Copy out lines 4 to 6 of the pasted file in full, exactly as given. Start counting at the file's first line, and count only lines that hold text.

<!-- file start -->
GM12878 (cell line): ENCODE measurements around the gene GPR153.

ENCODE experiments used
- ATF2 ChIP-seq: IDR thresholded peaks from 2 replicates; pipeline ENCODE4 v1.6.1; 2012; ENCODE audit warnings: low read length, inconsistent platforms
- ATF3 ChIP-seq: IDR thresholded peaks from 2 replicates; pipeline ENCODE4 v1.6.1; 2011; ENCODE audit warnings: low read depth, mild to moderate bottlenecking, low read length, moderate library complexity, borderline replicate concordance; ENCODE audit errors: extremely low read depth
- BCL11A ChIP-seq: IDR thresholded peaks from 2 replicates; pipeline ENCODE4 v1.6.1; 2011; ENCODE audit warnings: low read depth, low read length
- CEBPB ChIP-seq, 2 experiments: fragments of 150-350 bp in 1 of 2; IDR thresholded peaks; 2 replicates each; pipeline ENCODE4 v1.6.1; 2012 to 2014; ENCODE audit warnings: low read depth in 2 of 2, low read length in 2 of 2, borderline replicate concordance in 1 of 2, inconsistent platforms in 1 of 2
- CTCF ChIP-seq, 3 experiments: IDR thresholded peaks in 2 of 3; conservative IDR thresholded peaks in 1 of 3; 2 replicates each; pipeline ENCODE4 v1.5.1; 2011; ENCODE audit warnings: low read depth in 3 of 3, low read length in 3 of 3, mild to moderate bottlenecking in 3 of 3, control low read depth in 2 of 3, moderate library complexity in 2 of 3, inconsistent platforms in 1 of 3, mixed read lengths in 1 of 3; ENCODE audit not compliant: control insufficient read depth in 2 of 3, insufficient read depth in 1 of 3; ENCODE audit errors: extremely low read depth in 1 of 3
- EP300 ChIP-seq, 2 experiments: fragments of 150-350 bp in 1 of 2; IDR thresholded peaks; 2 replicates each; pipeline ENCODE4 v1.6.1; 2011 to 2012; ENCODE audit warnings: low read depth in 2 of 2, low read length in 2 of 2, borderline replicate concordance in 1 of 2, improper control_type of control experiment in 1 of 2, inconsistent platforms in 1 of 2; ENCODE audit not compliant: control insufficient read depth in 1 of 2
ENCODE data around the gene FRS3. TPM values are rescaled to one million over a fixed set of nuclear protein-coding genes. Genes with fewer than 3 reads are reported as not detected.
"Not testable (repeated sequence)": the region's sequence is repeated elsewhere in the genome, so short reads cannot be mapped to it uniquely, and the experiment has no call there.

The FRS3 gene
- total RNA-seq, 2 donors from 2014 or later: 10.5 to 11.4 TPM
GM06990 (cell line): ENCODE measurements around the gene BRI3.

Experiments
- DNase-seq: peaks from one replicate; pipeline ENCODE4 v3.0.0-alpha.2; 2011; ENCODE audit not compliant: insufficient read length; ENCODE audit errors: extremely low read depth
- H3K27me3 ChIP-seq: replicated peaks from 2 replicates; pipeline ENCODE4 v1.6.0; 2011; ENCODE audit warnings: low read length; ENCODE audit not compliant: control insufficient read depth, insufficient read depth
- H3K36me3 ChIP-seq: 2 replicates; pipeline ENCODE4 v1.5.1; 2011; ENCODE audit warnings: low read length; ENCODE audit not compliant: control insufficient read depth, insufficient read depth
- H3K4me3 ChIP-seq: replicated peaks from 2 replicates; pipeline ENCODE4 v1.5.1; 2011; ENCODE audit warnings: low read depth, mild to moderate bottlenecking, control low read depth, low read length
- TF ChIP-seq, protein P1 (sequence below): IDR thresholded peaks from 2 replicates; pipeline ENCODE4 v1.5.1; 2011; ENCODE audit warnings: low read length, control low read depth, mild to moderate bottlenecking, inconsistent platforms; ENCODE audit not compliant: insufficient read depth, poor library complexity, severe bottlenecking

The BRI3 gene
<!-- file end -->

- ATF3 ChIP-seq: IDR thresholded peaks from 2 replicates; pipeline ENCODE4 v1.6.1; 2011; ENCODE audit warnings: low read depth, mild to moderate bottlenecking, low read length, moderate library complexity, borderline replicate concordance; ENCODE audit errors: extremely low read depth
- BCL11A ChIP-seq: IDR thresholded peaks from 2 replicates; pipeline ENCODE4 v1.6.1; 2011; ENCODE audit warnings: low read depth, low read length
- CEBPB ChIP-seq, 2 experiments: fragments of 150-350 bp in 1 of 2; IDR thresholded peaks; 2 replicates each; pipeline ENCODE4 v1.6.1; 2012 to 2014; ENCODE audit warnings: low read depth in 2 of 2, low read length in 2 of 2, borderline replicate concordance in 1 of 2, inconsistent platforms in 1 of 2